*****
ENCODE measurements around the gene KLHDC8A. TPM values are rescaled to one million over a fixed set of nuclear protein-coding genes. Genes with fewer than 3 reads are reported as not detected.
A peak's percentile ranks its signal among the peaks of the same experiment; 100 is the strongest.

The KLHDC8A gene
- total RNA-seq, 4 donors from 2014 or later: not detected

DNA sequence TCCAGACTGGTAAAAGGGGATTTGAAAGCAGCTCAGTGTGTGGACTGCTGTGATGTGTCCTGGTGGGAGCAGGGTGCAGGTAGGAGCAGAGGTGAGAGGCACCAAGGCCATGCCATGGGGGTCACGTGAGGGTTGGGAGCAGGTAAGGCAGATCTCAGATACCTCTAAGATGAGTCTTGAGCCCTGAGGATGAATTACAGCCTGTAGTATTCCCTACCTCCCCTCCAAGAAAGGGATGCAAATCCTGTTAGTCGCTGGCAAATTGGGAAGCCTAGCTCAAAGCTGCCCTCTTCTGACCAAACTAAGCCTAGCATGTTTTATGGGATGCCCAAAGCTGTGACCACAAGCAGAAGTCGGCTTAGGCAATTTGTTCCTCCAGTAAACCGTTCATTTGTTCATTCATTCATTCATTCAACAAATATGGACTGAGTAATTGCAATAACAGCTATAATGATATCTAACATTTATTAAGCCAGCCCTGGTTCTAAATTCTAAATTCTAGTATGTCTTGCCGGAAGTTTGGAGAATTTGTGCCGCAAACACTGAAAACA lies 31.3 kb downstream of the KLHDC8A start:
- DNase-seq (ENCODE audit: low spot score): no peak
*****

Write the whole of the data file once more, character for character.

ENCODE measurements around the gene KLHDC8A. TPM values are rescaled to one million over a fixed set of nuclear protein-coding genes. Genes with fewer than 3 reads are reported as not detected.
A peak's percentile ranks its signal among the peaks of the same experiment; 100 is the strongest.

The KLHDC8A gene
- total RNA-seq, 4 donors from 2014 or later: not detected

DNA sequence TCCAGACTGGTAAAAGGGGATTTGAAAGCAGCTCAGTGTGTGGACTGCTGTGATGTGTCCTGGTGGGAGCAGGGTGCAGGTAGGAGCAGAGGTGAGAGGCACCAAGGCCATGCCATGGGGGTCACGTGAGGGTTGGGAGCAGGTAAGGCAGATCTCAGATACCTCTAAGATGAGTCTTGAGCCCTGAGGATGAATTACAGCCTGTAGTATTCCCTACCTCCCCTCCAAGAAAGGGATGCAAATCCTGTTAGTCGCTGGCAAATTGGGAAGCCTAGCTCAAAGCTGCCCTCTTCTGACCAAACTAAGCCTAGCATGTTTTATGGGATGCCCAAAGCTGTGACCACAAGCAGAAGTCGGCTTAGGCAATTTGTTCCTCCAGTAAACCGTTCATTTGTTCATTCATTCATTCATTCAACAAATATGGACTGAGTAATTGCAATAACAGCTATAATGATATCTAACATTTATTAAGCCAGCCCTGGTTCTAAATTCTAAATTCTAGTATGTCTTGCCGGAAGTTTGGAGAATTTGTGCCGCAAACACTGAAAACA lies 31.3 kb downstream of the KLHDC8A start:
- DNase-seq (ENCODE audit: low spot score): no peak